Funds would support competitive grants to states, local education agencies, nonprofit organizations, or local governmental entities for projects that provide the additional time, support, and enrichment activities needed to improve student achievement, including projects that support expanding learning time by significantly increasing the number of hours in a regular school schedule and by comprehensively redesigning the school schedule for all students in a school. Projects could also provide teachers the time they need to collaborate, plan, and engage in professional development within and across grades and subjects.
By Jen Rinehart
Last month the Afterschool Alliance joined MacArthur Foundation, Mozilla, and HASTAC in a commitment to incorporate badges into our work and help optimize the spread and scale of open digital badges for learning at the 2014 Summit to Reconnect Learning.
We committed to work with five statewide afterschool networks to offer badges to youth in afterschool and summer programs and/or to offer badges to afterschool professionals. We are excited to dig deeper into the potential of badges to bring greater recognition to the learning that happens in afterschool and summer programs and to connect in-school and out-of-school learning.
By the end of this year, new badge systems will be piloted in at least five states. We will have lessons learned and ideas for how to make sure that the broader afterschool community can benefit from these pilots and are equipped to bring more badge opportunities to youth and staff in afterschool and summer programs.
In the meantime, there are interesting related badge initiatives already underway. Below are just a few. Stay tuned for more throughout the year.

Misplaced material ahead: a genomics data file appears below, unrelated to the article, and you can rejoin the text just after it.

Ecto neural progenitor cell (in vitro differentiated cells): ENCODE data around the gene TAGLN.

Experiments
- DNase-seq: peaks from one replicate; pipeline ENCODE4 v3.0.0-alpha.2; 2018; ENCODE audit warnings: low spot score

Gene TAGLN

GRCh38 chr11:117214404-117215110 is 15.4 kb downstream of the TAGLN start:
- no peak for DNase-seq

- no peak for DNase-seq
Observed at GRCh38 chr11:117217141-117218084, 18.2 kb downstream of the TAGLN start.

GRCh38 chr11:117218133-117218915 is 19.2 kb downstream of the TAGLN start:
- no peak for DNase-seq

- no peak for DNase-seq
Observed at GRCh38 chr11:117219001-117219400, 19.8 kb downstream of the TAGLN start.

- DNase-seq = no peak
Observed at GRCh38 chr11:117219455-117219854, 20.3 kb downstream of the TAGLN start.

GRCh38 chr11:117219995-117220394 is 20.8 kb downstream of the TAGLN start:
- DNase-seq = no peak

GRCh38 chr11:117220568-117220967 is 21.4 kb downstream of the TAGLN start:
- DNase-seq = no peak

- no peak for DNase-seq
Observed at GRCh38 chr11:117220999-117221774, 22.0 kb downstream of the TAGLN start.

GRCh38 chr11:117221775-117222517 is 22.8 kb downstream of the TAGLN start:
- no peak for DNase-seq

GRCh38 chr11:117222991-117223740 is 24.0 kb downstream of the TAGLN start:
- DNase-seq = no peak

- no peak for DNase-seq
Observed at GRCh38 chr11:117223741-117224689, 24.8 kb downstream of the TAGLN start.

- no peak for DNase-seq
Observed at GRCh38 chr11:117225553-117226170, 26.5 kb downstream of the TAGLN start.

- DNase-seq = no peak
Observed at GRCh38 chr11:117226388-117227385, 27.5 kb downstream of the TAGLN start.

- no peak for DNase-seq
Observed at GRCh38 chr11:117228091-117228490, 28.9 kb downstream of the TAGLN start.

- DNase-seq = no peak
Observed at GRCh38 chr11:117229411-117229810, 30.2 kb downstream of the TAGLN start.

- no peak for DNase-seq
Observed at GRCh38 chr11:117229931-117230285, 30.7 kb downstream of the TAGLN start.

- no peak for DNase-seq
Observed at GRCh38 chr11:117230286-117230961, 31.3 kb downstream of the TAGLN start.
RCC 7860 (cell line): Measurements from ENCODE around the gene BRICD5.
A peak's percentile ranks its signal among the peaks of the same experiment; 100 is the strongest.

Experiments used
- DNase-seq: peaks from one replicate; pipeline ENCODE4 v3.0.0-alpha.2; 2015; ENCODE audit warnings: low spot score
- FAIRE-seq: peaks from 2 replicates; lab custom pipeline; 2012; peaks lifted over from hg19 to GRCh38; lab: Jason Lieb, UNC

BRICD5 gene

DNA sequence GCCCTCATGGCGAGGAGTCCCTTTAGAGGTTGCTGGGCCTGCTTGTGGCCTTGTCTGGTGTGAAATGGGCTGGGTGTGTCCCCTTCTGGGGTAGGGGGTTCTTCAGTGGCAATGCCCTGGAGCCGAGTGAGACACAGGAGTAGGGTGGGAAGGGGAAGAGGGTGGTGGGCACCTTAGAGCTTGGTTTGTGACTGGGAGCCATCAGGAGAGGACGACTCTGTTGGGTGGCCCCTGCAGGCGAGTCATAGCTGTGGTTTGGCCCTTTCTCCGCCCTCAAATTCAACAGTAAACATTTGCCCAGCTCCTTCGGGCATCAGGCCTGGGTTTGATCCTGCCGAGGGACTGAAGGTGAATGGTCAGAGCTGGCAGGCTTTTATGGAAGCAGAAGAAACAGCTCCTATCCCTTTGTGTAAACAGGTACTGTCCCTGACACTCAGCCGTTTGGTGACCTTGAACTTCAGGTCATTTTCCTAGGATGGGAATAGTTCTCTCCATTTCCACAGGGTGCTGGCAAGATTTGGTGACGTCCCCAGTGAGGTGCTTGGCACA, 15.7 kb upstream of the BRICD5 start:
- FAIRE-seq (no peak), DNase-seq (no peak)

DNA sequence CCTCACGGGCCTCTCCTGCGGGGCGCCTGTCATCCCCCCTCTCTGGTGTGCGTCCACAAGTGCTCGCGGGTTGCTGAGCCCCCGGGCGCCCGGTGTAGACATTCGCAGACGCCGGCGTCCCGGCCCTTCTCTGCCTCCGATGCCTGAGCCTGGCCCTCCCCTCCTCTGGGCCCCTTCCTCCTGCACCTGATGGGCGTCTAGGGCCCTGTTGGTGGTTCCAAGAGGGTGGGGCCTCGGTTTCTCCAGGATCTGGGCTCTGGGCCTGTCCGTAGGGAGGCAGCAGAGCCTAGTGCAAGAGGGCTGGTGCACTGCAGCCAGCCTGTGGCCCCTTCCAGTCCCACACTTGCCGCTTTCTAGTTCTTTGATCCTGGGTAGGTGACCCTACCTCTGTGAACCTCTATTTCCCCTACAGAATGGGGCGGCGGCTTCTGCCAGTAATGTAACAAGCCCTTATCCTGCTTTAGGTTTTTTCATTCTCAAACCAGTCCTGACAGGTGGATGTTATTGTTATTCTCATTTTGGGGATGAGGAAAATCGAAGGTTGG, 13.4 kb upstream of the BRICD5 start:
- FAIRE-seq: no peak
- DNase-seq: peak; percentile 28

Lisa Mielke, a former zookeeper, is the Science Manager at TASC (The After-School Corporation). She leads STEM training and professional development for directors and front-line staff at out-of-school-time programs throughout New York City. One of the ways TASC supports schools and community partners to expand learning opportunities is to build the capacity of staff members to lead STEM inquiry.
This post originally appeared on TASC’s blog on Feb. 27, 2014.
As someone who trains hundreds of New York City out-of-school-time program directors and frontline staff every year, I’m excited about the best resource I’ve seen in ages for supporting more and better STEM learning. It’s a new, interactive professional development website called Click2Science.
New MetLife Foundation issue brief: Afterschool Supporting Students with Disabilities and Other Special Needs
At the Afterschool Alliance we constantly work to provide information and research that is most relevant and pressing in the afterschool field. Last week, our communications manager posted a blog that shared our most popular documents in 2013 and the document that took the number two spot was our 2008 issue brief, “Afterschool Benefits Kids with Special Needs.” I’m happy to share that our latest MetLife Foundation issue brief, “Afterschool Supporting Students with Disabilities and Other Special Needs,” is an update to our 2008 brief.